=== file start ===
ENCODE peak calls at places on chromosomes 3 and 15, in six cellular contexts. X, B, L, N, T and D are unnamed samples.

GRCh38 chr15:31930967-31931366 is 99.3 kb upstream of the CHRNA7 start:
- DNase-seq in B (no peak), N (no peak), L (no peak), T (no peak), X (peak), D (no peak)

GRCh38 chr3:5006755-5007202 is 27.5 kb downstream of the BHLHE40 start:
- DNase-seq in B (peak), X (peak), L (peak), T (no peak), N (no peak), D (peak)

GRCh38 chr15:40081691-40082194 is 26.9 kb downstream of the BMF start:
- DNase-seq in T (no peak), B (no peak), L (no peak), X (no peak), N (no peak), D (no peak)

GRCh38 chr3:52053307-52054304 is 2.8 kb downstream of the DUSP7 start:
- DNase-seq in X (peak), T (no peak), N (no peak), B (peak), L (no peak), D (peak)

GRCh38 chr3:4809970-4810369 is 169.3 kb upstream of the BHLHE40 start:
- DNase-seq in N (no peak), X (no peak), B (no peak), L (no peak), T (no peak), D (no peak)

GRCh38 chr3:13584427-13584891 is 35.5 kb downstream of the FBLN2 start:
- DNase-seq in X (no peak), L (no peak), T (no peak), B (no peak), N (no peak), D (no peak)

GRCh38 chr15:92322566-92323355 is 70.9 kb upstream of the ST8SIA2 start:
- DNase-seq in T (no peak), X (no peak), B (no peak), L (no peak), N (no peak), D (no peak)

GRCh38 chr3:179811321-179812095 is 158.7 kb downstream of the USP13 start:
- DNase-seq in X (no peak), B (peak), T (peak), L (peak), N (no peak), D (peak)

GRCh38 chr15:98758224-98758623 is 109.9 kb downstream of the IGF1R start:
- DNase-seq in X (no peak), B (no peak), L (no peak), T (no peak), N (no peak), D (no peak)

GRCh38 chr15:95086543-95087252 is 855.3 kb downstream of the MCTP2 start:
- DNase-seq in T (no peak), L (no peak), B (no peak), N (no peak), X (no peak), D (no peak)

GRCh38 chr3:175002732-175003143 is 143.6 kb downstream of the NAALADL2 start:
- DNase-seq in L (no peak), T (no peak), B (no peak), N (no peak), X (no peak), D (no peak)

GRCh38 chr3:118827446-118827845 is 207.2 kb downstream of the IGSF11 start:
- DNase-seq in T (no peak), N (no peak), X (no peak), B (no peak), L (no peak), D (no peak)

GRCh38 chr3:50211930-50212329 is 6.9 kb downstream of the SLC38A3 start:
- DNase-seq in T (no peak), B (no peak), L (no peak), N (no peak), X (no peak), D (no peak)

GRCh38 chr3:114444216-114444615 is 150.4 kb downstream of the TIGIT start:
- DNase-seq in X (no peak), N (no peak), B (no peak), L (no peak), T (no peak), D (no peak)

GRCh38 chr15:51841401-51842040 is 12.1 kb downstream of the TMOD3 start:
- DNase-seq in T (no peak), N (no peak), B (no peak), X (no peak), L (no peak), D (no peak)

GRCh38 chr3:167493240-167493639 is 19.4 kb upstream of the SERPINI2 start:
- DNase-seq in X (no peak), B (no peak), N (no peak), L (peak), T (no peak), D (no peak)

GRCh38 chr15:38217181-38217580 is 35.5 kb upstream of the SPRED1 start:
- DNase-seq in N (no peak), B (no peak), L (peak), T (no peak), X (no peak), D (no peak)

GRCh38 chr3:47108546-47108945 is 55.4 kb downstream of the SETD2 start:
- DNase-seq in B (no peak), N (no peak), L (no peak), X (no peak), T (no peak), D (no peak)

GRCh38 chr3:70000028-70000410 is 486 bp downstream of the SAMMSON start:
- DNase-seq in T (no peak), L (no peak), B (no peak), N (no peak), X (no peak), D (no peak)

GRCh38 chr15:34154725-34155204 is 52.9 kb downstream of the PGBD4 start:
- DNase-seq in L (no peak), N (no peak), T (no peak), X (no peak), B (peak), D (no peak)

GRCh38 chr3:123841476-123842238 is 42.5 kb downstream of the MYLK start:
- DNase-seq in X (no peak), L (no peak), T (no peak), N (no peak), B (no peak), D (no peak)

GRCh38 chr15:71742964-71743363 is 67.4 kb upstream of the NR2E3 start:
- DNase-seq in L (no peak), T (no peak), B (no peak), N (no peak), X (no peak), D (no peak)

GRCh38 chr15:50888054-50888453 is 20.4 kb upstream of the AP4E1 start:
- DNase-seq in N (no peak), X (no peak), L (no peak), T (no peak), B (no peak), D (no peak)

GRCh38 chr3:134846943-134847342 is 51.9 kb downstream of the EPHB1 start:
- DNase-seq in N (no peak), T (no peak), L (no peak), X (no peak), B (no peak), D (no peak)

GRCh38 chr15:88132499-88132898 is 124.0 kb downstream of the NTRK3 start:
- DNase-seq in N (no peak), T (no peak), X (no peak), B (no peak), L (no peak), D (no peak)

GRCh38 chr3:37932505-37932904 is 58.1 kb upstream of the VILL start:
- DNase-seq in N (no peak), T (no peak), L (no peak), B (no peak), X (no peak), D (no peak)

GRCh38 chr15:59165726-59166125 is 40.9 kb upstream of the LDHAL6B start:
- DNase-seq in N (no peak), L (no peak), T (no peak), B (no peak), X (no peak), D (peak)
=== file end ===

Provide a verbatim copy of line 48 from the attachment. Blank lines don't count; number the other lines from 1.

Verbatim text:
GRCh38 chr3:134846943-134847342 is 51.9 kb downstream of the EPHB1 start: